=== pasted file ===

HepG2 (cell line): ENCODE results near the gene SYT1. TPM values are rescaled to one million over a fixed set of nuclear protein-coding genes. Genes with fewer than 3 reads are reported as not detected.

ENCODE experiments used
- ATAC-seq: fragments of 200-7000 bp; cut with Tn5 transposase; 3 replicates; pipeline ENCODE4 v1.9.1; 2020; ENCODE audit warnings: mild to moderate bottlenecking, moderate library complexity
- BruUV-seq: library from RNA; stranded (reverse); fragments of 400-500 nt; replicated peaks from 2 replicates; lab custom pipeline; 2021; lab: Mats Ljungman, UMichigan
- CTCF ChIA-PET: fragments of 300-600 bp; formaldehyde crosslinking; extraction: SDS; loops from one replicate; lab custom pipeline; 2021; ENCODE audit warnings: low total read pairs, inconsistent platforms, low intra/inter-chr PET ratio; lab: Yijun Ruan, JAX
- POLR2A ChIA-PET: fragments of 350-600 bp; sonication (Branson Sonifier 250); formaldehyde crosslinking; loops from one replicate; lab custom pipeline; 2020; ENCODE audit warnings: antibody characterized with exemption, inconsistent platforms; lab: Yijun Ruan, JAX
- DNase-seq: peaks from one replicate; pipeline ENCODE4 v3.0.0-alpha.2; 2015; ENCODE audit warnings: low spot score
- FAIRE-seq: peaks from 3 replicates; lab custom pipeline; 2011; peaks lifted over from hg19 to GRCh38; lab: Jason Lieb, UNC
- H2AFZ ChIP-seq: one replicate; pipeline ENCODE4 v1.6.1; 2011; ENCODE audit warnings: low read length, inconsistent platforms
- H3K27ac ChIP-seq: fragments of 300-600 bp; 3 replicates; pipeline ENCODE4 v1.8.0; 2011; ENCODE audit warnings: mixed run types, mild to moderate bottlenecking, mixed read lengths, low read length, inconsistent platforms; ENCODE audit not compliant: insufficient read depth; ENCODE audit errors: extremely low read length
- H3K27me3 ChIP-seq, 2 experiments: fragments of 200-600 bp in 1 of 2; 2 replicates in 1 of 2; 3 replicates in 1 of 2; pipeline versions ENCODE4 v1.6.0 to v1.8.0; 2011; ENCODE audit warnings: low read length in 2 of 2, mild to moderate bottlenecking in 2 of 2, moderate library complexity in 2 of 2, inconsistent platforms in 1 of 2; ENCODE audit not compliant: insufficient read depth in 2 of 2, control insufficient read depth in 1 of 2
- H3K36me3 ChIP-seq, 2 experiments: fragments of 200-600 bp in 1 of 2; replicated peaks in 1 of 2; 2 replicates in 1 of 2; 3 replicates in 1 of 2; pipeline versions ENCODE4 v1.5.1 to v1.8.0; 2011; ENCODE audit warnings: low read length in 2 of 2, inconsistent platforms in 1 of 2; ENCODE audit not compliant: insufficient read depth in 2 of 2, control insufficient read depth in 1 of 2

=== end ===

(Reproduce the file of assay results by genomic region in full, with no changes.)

HepG2 (cell line): ENCODE results near the gene SYT1. TPM values are rescaled to one million over a fixed set of nuclear protein-coding genes. Genes with fewer than 3 reads are reported as not detected.

ENCODE experiments used
- ATAC-seq: fragments of 200-7000 bp; cut with Tn5 transposase; 3 replicates; pipeline ENCODE4 v1.9.1; 2020; ENCODE audit warnings: mild to moderate bottlenecking, moderate library complexity
- BruUV-seq: library from RNA; stranded (reverse); fragments of 400-500 nt; replicated peaks from 2 replicates; lab custom pipeline; 2021; lab: Mats Ljungman, UMichigan
- CTCF ChIA-PET: fragments of 300-600 bp; formaldehyde crosslinking; extraction: SDS; loops from one replicate; lab custom pipeline; 2021; ENCODE audit warnings: low total read pairs, inconsistent platforms, low intra/inter-chr PET ratio; lab: Yijun Ruan, JAX
- POLR2A ChIA-PET: fragments of 350-600 bp; sonication (Branson Sonifier 250); formaldehyde crosslinking; loops from one replicate; lab custom pipeline; 2020; ENCODE audit warnings: antibody characterized with exemption, inconsistent platforms; lab: Yijun Ruan, JAX
- DNase-seq: peaks from one replicate; pipeline ENCODE4 v3.0.0-alpha.2; 2015; ENCODE audit warnings: low spot score
- FAIRE-seq: peaks from 3 replicates; lab custom pipeline; 2011; peaks lifted over from hg19 to GRCh38; lab: Jason Lieb, UNC
- H2AFZ ChIP-seq: one replicate; pipeline ENCODE4 v1.6.1; 2011; ENCODE audit warnings: low read length, inconsistent platforms
- H3K27ac ChIP-seq: fragments of 300-600 bp; 3 replicates; pipeline ENCODE4 v1.8.0; 2011; ENCODE audit warnings: mixed run types, mild to moderate bottlenecking, mixed read lengths, low read length, inconsistent platforms; ENCODE audit not compliant: insufficient read depth; ENCODE audit errors: extremely low read length
- H3K27me3 ChIP-seq, 2 experiments: fragments of 200-600 bp in 1 of 2; 2 replicates in 1 of 2; 3 replicates in 1 of 2; pipeline versions ENCODE4 v1.6.0 to v1.8.0; 2011; ENCODE audit warnings: low read length in 2 of 2, mild to moderate bottlenecking in 2 of 2, moderate library complexity in 2 of 2, inconsistent platforms in 1 of 2; ENCODE audit not compliant: insufficient read depth in 2 of 2, control insufficient read depth in 1 of 2
- H3K36me3 ChIP-seq, 2 experiments: fragments of 200-600 bp in 1 of 2; replicated peaks in 1 of 2; 2 replicates in 1 of 2; 3 replicates in 1 of 2; pipeline versions ENCODE4 v1.5.1 to v1.8.0; 2011; ENCODE audit warnings: low read length in 2 of 2, inconsistent platforms in 1 of 2; ENCODE audit not compliant: insufficient read depth in 2 of 2, control insufficient read depth in 1 of 2